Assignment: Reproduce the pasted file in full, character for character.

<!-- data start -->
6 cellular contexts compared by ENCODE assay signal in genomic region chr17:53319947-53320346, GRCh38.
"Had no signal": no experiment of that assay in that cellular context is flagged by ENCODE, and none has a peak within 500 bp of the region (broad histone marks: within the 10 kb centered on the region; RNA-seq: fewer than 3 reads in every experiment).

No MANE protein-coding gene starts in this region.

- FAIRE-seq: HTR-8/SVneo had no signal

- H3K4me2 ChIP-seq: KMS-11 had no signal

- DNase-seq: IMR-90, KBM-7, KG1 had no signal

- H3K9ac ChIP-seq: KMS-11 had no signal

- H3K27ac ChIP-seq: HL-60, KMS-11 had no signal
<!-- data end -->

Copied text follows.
6 cellular contexts compared by ENCODE assay signal in genomic region chr17:53319947-53320346, GRCh38.
"Had no signal": no experiment of that assay in that cellular context is flagged by ENCODE, and none has a peak within 500 bp of the region (broad histone marks: within the 10 kb centered on the region; RNA-seq: fewer than 3 reads in every experiment).

No MANE protein-coding gene starts in this region.

- FAIRE-seq: HTR-8/SVneo had no signal

- H3K4me2 ChIP-seq: KMS-11 had no signal

- DNase-seq: IMR-90, KBM-7, KG1 had no signal

- H3K9ac ChIP-seq: KMS-11 had no signal

- H3K27ac ChIP-seq: HL-60, KMS-11 had no signal